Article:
Berlin is a vast city with less than half the population of London and with a very different history and intrigue to the normal tourist destinations. It has a history dating back to the 12th century and it has a thousand watering holes of the night but it’s dominated by its years as a city divided by the East-West division of Europe.
There’s many parks, lakes, museums, galleries and beer gardens but the four main tourist must do’s are the Wall, the Brandenburg Gate, Checkpoint Charlie and the Reichstag.
Contrary to what most people imagine, much of the 28 miles of the Berlin Wall (1961-1989) has been removed, but not all and its presence can still be experienced in the main tourist areas for photo opportunities and other remote parts where the original structure is more intact. Great to say you’ve been to it and photographed stood in front of it.
The Wall was built to stem the tide of migration of people to the West (about 2.5 million people from 1949 to 1961). Two million tons of concrete, 700,000 tons of steel, hundreds of attack dogs, tank traps, tripwires and death strips were deployed.
The appetite of the East German authorities to continue its use diminished and, on the 9th November 1989, their resistance finally crumbled and the crossing points opened.
The Brandenburg Gate, an 18th century neoclassical triumphal arch built in 1791, was previously just inside the Eastern sector and so only directly accessible since 1989, is the last of a number of ‘Gates’ and which became synonymous with German esteem and power, huge and imposing when walking towards and through it. Tourists should visit in the daytime and after dark to see it in all its glory.
Today, the Gate is considered not only a symbol of the tumultuous history of Germany but also of European unity and peace.
Checkpoint Charlie was the name given by the Western Allies to the best known crossing point between East and West Berlin during the Cold War, when American and Soviet tanks briefly faced each other in 1961. After Re-Unification in 1989, the crossing became a significant tourist attraction and another photo opportunity with ‘soldiers’.
‘Charlie’ came from the letter ‘C’ in the NATO phonetic alphabet as there was also crossing points Alpha and Bravo. The original guardhouse structure is now in the Allied Museum in Berlin-Zehlendorf and the current one is a replica. There is, however, no watchtower as this was demolished in 2000.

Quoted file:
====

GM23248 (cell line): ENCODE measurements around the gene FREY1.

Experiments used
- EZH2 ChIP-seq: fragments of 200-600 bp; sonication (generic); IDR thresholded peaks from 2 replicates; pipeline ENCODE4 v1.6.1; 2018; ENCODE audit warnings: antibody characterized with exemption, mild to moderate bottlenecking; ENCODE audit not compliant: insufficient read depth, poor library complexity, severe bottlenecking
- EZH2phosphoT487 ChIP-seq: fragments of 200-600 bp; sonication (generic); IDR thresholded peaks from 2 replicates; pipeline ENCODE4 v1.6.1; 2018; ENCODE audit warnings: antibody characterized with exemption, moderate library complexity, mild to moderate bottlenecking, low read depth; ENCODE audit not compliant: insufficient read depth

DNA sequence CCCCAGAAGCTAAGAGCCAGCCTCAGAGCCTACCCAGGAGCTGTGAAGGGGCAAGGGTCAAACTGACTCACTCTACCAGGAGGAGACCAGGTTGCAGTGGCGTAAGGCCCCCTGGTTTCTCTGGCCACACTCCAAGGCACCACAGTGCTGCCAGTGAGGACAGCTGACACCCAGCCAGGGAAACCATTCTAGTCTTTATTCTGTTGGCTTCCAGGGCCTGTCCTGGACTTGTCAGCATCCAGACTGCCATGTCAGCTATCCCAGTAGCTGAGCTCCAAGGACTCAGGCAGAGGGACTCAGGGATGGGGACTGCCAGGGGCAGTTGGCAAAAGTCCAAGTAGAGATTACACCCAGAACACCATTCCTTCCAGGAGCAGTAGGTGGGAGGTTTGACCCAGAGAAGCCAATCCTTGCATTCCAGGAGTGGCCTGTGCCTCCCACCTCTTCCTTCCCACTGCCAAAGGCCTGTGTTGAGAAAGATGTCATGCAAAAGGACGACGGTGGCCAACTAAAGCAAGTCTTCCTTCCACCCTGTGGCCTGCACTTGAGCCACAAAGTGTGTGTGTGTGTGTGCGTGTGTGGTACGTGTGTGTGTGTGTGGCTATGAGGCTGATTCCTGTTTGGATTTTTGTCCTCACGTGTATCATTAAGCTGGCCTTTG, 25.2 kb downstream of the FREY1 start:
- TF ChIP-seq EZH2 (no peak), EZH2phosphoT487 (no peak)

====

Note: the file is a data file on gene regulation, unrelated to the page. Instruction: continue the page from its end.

For the purist, near to the site there’s an open-air exhibition of black and white photographs of its grim existence.
The Reichstag building is an historical edifice that housed the German Diet from 1894 when it was opened to 1933, when it was seriously damaged by fire. After World War 2, it fell into disuse and partially refurbished in the 1960s but its full refurbishment was completed only in 1999 when it once again became the meeting place of the German parliament, the Bundestag.
The large glass dome at the top has a 360 degree view of the surrounding Berlin cityscape and from which the main hall of the parliament below can also be seen. A large sun shield tracks the movement of the sun electronically and blocks excessive direct sunlight from entering. The dome is open to visitors by prior registration.
Other places to visit, and a must-see for many, include the Holocaust Memorial, the Jewish Museum, and the 368 metre-high Fernsehturm television tower – the 4th highest free-standing structure in Europe.
The Holocaust Memorial is a ‘field’ of concrete slabs that take up the entire area of a city block, arranged in rows but rising to various heights on uneven ground and which echoes the crowded headstones in Prague’s Old Jewish Cemetery.
The Jewish Museum in Kreuzberg offers an immersive experience of Jewish history, culture, and belief, evoking the confusion and despair of persecution. The effect of the jagged, clashing lines of the main building can leave visitors disorientated and discombobulated but the museum extends beyond the Holocaust and extending back depicting the story of Jews in Europe over the last few thousand years, told through art, film, documentation and numerous interactive exhibits. With such a colossal amount of information to take in, it’s best tackled over a couple of visits.
Picture: © Brandenburger Tor (berlinrider/flickr, CC BY 2.0)
Copyright © 2015 Paul Woollacombe